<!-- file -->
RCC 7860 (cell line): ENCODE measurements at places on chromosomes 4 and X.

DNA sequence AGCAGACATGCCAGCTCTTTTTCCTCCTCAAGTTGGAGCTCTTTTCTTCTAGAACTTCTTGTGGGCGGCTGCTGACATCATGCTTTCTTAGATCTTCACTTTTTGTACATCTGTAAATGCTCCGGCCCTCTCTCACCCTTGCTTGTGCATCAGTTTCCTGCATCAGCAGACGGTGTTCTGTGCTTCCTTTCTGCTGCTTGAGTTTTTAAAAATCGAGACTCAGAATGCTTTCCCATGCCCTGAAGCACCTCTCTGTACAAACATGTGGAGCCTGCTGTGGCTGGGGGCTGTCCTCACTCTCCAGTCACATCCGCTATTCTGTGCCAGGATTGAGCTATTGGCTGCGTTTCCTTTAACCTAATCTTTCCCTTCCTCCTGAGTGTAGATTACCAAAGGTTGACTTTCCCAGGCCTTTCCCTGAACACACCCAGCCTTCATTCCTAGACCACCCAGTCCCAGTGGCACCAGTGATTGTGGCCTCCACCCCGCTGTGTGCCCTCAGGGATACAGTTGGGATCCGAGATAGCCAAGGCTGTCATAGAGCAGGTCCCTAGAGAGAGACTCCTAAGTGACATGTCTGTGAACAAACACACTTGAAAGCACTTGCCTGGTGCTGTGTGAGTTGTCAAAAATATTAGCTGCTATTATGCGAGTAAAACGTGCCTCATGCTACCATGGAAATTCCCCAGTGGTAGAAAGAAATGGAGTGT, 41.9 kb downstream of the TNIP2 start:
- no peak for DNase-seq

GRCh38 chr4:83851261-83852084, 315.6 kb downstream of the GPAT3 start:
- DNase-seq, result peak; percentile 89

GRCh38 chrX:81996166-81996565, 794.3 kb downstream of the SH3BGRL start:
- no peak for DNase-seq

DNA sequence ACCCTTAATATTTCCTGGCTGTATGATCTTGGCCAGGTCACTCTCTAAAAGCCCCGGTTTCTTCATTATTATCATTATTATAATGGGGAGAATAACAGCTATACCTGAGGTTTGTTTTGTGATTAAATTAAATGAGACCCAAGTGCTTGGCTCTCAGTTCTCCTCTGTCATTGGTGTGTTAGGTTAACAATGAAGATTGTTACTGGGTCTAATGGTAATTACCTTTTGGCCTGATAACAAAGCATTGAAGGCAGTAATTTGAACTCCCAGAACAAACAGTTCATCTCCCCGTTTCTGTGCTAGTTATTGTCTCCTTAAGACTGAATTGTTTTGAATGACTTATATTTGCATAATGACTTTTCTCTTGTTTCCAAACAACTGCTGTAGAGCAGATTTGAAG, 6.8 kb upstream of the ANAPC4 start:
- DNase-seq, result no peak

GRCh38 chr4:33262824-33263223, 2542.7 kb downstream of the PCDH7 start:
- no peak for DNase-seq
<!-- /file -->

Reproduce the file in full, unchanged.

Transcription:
RCC 7860 (cell line): ENCODE measurements at places on chromosomes 4 and X.

DNA sequence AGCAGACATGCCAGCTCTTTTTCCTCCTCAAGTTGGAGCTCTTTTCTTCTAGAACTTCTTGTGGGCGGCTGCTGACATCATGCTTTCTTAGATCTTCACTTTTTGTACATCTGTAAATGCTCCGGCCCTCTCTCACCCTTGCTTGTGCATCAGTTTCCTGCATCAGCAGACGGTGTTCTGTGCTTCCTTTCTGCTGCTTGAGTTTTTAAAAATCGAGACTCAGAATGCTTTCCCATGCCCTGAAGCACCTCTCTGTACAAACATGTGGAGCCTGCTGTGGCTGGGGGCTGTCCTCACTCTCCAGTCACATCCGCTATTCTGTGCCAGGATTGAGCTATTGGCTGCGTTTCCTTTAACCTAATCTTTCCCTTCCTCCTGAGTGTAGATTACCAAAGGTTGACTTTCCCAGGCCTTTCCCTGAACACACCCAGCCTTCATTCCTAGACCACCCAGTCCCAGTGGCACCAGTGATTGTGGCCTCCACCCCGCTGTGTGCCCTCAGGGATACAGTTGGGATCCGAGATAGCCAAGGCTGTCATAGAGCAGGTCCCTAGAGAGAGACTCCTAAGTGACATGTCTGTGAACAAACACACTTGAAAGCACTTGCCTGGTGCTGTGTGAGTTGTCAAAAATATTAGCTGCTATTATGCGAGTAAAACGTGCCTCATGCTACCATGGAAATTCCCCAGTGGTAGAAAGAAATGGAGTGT, 41.9 kb downstream of the TNIP2 start:
- no peak for DNase-seq

GRCh38 chr4:83851261-83852084, 315.6 kb downstream of the GPAT3 start:
- DNase-seq, result peak; percentile 89

GRCh38 chrX:81996166-81996565, 794.3 kb downstream of the SH3BGRL start:
- no peak for DNase-seq

DNA sequence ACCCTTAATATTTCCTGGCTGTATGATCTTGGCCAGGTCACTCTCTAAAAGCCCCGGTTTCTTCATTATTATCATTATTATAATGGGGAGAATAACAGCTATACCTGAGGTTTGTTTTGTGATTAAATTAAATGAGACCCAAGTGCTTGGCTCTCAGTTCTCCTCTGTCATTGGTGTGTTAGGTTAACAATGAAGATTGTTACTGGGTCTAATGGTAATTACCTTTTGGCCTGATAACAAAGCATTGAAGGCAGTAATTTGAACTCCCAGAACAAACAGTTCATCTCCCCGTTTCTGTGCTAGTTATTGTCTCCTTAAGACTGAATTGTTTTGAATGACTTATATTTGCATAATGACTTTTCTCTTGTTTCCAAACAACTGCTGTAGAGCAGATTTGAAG, 6.8 kb upstream of the ANAPC4 start:
- DNase-seq, result no peak

GRCh38 chr4:33262824-33263223, 2542.7 kb downstream of the PCDH7 start:
- no peak for DNase-seq